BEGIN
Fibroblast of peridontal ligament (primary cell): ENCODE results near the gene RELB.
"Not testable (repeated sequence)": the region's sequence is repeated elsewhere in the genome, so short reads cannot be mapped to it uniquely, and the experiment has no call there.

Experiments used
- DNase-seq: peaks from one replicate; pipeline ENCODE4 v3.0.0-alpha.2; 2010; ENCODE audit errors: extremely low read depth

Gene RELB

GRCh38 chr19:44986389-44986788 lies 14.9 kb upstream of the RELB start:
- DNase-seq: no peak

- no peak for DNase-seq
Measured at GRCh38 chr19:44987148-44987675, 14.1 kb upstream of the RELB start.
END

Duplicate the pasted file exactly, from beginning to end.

Fibroblast of peridontal ligament (primary cell): ENCODE results near the gene RELB.
"Not testable (repeated sequence)": the region's sequence is repeated elsewhere in the genome, so short reads cannot be mapped to it uniquely, and the experiment has no call there.

Experiments used
- DNase-seq: peaks from one replicate; pipeline ENCODE4 v3.0.0-alpha.2; 2010; ENCODE audit errors: extremely low read depth

Gene RELB

GRCh38 chr19:44986389-44986788 lies 14.9 kb upstream of the RELB start:
- DNase-seq: no peak

- no peak for DNase-seq
Measured at GRCh38 chr19:44987148-44987675, 14.1 kb upstream of the RELB start.